People walk among stalls under neon signs at Grand Central Market.
Grand Central Market has been an epicenter for L.A.’s most exciting food concepts for over a century.
(Yasara Gunawardena / For The Times)

Grand Central Market: Caveat: There is no AC at Grand Central Market and it does get a little sticky on hot summer days, especially when it’s crowded. That said, huge fans are set up at the front and back of the open-air market, so there is some air flow. Go before noon or for a late dinner and you should be pretty comfortable. The 101 best restaurants pick has been home to some of the city’s most exciting food pop-ups since it opened in 1917. Food reporter Stephanie Breijo covered two of the market’s newest vendors in her Quick Bites column: Maple Block Meat Co., a smoked-meat specialist with an outpost in Culver City, and Sushi Rush, with sushi and hand rolls. They join the ranks of long-standing tenants like Roast to Go and China Cafe, plus newer arrivals like smashburger spot For the Win and Broad Street Oyster Co. with lobster rolls, seafood towers and — you guessed it — oysters. Not only is the market an ideal place to park it for the chilled air that courses through its alleyways, but it’s a great option for dining out with a group of friends who can’t agree on one place.

Have your Food Bowl tickets yet?

A chef prepares a dish in a restaurant kitchen.
Chef Malcolm Lee prepares a dish in the kitchen at his Pangium restaurant in Singapore.
(Cody Long / Los Angeles Times)

It turns out mall crawling is a global pastime. During Food columnist Jenn Harris’ recent trips to Bangkok, Thailand and Singapore, she found some of her favorite bites at bustling shopping malls, hawker centers and on the street. Bookmark her favorite Singapore and Thailand food and drink spots for your next trip to Southeast Asia.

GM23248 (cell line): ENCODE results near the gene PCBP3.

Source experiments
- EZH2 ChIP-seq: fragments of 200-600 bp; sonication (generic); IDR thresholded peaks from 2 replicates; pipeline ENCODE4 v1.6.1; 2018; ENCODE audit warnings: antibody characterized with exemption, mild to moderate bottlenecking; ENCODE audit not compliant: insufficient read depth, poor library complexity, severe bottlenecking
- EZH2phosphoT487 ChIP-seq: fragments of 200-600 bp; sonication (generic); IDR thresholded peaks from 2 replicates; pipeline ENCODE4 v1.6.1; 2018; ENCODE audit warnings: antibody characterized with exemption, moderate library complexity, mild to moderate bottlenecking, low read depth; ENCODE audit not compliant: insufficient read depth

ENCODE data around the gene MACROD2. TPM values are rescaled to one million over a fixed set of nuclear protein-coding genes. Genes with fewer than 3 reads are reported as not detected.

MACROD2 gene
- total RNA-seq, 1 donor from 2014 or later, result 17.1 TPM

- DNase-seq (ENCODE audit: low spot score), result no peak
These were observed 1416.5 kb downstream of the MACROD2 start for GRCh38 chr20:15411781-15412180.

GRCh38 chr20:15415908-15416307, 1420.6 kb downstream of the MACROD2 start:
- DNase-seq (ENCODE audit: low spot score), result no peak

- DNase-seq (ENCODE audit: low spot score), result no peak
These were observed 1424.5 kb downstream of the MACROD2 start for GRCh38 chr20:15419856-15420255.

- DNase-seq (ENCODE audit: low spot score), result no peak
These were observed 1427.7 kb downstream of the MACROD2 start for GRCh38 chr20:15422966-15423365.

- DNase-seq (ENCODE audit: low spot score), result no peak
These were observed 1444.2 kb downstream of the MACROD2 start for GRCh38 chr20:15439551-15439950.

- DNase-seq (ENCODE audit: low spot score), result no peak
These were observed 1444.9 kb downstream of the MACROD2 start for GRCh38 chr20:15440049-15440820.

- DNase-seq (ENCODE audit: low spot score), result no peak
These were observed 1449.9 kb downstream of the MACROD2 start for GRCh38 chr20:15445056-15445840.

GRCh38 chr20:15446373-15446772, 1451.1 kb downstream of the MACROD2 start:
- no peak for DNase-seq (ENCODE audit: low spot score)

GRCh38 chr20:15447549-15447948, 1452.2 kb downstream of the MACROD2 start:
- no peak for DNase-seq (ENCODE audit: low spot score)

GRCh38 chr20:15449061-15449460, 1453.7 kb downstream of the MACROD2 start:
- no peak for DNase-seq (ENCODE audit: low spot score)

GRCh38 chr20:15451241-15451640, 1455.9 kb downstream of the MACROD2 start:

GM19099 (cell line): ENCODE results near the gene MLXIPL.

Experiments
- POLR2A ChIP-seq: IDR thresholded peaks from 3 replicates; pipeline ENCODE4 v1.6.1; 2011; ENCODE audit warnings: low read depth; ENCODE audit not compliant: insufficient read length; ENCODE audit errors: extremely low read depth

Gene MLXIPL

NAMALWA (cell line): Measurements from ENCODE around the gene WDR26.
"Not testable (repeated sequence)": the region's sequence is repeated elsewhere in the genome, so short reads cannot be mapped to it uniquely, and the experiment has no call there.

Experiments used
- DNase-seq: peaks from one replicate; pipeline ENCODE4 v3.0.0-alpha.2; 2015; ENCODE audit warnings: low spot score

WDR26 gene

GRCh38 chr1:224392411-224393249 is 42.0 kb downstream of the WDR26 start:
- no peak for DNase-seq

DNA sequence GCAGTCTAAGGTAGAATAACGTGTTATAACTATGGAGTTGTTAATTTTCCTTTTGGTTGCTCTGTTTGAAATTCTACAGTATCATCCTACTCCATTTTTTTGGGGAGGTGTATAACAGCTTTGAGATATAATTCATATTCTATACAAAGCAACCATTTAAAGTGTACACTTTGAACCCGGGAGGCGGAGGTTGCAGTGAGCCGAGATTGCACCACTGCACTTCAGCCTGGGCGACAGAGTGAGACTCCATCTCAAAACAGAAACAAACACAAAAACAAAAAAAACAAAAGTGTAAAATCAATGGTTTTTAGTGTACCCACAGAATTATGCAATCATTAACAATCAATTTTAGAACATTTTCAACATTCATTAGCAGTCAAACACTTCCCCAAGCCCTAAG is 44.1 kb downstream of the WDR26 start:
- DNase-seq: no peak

Don’t forget to also read Harris’ profiles of chef Malcolm Lee of Michelin-starred Candlenut, who is taking his time with slow-paced Peranakan cuisine in fast-paced Singapore, and Thitid Tassanakajohn, known as Chef Ton, who caught global attention when he debuted Le Du, a seasonal tasting-menu restaurant in Bangkok that currently holds the top spot on the World’s 50 Best Restaurants Asia list.

You can try signature courses from both chefs at upcoming L.A. Times Food Bowl events, including a Singaporean feast at Wattles Farm with chefs Malcolm Lee and Minh Phan of Phenakite and Porridge + Puffs on Sept. 3, and the Four Hands Dinner, where Chef Ton will collaborate with chef Marcel Vigneron on an East-meets-West menu with custom cocktail pairings at Lemon Grove restaurant in Hollywood on Sept. 25.

Tickets are sold out for the L.A. Times Food Bowl launch party, as well as events celebrating Restaurant of the Year Holbox and the 2023 Gold Award winner, Jenee Kim of Park’s BBQ, but you can still join the Night Market that’s held on the Paramount Studios backlot Sept. 22-24, with cooking demonstrations from local and global chefs including Virgilio Martinez from Central in Peru, Bricia Lopez of Guelaguetza and Timothy Hollingsworth of Otium, plus exclusive bites from restaurants such as Awan, Camphor, Caviar Kaspia, Ditroit Taqueria, Evil Cooks, Jitlada, Kogi BBQ, n/soto, Saltie Girl and many more.

While you count down to the dinners, learn how to make Malcolm Lee’s mom’s chicken curry and Tassanakajohn’s khao kluk kapi recipe at home. We’ve also invited 2023 Food Bowl participants into The Times’ test kitchen, including Kim Prince of Dulanville food truck, who shared a Nashville hot shrimp and grits recipe, and Anajak Thai’s Justin Pichetrungsi, who walks us through the process of making laab moo.